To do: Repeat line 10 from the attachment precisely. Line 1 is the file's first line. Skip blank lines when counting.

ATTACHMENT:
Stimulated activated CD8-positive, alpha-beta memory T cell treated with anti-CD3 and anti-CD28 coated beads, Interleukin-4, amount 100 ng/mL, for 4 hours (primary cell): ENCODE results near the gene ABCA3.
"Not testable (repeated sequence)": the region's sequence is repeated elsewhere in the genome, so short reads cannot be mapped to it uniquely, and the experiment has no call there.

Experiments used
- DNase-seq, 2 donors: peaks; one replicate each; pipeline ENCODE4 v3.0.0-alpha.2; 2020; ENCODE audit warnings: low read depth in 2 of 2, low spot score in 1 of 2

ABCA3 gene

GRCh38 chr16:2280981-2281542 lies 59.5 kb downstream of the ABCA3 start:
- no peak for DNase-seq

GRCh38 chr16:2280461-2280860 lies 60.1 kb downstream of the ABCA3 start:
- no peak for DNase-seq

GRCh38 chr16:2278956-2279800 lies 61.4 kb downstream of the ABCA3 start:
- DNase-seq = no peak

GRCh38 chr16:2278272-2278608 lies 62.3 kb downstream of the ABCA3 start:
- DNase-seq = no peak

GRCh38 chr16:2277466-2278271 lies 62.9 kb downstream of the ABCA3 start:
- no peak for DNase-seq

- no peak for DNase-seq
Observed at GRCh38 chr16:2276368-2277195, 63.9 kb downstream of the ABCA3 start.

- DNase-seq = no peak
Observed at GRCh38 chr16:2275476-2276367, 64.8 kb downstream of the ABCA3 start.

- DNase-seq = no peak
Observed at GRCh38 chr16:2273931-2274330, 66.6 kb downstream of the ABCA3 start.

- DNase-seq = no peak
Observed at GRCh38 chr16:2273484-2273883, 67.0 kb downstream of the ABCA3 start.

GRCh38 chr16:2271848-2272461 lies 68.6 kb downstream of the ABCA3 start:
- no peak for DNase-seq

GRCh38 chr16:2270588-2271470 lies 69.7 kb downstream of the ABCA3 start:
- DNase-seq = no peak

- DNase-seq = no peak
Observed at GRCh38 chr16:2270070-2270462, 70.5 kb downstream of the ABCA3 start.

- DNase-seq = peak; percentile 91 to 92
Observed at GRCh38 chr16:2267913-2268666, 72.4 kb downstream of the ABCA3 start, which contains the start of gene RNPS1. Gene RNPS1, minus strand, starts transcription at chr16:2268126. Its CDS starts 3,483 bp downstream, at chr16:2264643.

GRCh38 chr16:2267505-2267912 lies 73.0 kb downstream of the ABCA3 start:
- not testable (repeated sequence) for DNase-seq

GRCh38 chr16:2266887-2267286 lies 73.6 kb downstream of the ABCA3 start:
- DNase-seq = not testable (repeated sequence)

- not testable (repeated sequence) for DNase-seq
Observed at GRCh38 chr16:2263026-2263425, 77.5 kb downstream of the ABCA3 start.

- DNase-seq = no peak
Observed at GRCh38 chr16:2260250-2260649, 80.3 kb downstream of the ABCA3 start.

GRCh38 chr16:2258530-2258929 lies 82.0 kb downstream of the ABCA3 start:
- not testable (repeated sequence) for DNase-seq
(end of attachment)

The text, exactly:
GRCh38 chr16:2278956-2279800 lies 61.4 kb downstream of the ABCA3 start: